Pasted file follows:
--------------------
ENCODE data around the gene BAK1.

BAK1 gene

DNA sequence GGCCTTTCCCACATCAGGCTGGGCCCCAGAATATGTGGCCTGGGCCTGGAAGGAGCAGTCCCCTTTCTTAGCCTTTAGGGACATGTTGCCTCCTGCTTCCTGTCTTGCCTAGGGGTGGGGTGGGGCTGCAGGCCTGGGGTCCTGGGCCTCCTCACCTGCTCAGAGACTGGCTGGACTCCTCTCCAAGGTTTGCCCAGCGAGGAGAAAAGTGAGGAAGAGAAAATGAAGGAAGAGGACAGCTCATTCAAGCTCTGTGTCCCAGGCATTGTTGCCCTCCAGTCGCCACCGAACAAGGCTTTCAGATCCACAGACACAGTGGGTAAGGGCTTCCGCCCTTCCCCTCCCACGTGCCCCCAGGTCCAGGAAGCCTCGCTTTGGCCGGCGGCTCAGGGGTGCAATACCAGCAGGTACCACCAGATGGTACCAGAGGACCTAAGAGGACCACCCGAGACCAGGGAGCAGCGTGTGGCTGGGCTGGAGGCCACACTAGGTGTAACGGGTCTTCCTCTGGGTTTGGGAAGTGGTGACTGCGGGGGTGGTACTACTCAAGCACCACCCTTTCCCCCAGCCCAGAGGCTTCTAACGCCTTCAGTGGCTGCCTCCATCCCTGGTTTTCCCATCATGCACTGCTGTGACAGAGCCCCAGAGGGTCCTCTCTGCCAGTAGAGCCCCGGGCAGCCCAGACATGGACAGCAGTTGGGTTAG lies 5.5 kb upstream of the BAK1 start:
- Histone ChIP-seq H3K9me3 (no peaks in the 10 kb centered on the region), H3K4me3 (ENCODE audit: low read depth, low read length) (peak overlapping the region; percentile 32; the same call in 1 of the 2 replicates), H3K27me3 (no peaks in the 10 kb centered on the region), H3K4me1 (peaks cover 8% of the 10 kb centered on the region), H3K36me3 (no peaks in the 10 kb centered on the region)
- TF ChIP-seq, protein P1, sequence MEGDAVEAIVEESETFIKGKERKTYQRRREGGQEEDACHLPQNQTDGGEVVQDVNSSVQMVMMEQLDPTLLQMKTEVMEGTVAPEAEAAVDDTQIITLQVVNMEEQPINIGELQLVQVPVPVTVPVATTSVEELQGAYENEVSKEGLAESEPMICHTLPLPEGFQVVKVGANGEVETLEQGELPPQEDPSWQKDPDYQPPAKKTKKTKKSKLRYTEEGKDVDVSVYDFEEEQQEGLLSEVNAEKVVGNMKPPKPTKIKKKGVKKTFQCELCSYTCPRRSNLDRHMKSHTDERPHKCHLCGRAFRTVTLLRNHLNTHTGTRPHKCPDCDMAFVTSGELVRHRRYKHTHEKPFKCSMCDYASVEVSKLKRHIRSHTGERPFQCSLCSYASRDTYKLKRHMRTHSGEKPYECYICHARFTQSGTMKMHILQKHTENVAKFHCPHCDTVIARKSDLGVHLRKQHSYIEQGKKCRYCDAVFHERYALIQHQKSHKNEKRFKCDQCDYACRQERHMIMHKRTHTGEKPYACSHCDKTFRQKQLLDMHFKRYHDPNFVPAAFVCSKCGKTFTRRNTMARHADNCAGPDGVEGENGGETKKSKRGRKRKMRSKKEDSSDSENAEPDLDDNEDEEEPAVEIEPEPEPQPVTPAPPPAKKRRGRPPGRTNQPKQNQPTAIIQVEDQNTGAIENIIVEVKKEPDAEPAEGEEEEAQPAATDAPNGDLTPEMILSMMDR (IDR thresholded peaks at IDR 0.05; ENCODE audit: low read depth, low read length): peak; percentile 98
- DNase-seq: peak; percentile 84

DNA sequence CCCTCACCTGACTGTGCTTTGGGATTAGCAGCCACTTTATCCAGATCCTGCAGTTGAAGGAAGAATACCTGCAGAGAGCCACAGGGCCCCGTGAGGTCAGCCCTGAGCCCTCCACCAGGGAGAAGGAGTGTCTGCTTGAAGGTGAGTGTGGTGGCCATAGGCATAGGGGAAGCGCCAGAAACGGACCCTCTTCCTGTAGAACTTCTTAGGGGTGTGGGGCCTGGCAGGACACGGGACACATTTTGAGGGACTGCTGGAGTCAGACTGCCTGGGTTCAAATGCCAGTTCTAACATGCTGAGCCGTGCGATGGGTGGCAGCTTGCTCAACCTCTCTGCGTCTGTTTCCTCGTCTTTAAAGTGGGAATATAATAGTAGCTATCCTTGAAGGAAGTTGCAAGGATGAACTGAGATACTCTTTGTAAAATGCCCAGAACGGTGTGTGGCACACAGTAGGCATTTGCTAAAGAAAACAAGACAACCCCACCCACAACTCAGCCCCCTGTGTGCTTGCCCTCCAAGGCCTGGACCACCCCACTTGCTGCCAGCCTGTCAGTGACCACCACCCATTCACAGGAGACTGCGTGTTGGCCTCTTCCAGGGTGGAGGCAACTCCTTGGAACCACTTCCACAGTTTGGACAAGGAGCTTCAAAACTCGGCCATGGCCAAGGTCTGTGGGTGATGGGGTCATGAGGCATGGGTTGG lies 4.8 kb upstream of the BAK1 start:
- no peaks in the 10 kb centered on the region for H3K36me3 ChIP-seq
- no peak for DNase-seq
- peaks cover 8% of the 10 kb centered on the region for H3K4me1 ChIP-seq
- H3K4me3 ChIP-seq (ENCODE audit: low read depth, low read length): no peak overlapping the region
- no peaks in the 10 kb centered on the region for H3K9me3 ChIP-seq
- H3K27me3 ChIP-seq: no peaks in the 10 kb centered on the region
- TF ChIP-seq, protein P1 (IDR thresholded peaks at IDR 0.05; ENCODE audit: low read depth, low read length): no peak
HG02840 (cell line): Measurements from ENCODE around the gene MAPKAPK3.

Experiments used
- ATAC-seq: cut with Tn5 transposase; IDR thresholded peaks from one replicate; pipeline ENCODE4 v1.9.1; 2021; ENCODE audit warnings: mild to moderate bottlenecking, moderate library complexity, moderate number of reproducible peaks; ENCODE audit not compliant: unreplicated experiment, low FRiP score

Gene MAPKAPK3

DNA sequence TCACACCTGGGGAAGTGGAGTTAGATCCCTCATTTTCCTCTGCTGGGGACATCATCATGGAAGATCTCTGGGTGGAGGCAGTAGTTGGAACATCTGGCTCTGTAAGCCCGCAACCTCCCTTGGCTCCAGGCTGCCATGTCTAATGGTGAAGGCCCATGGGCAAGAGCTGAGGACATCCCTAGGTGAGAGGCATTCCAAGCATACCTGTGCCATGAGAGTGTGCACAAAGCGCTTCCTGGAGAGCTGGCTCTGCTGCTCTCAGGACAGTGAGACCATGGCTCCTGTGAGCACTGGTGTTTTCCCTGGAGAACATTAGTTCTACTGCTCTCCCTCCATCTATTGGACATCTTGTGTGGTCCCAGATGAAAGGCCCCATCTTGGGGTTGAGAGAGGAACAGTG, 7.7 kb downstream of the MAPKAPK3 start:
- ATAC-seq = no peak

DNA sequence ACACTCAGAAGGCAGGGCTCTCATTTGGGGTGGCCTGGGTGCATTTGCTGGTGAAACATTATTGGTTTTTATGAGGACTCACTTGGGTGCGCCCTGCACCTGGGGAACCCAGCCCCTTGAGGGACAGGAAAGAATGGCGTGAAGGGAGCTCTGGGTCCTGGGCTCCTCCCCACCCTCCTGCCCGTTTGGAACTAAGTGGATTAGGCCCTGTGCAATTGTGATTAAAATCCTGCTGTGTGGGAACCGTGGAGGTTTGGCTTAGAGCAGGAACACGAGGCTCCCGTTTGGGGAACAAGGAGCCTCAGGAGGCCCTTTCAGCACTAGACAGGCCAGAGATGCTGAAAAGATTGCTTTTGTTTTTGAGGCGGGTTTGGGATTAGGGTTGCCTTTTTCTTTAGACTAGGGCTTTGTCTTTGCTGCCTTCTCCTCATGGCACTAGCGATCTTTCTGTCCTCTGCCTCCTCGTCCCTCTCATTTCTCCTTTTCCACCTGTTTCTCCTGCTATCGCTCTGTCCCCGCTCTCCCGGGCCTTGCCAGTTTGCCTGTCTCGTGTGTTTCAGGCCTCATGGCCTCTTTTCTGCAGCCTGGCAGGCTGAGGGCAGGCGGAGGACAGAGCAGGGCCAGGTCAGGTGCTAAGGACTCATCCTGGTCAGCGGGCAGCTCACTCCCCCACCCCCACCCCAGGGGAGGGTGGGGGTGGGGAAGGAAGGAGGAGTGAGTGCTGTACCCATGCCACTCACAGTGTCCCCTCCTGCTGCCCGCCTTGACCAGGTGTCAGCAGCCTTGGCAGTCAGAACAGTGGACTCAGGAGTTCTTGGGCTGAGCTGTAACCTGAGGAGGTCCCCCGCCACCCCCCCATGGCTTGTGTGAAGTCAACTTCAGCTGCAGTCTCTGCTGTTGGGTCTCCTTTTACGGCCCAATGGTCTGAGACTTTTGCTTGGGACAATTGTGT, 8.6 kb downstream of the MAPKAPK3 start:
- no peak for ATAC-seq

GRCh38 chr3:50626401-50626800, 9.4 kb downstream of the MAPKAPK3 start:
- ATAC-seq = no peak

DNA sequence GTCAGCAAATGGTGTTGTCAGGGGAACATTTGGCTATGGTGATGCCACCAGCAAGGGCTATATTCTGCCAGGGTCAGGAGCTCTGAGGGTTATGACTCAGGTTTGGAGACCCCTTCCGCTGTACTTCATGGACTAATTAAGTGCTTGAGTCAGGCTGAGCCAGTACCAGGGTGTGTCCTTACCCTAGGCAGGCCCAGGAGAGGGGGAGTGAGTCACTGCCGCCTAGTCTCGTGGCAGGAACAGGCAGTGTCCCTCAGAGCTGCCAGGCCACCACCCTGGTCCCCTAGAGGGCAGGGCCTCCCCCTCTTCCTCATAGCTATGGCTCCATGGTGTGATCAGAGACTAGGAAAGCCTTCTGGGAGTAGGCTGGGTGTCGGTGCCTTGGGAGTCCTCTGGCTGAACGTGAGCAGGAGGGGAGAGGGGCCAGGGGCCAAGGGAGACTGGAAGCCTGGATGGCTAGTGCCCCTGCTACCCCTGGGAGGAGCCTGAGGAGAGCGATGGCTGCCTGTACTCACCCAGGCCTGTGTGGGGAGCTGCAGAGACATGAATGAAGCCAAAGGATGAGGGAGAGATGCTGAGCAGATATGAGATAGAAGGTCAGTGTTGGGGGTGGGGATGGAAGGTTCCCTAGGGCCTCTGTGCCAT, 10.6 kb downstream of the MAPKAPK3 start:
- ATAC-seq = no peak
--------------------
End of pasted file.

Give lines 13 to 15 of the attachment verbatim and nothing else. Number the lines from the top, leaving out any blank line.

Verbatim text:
- H3K27me3 ChIP-seq: no peaks in the 10 kb centered on the region
- TF ChIP-seq, protein P1 (IDR thresholded peaks at IDR 0.05; ENCODE audit: low read depth, low read length): no peak
HG02840 (cell line): Measurements from ENCODE around the gene MAPKAPK3.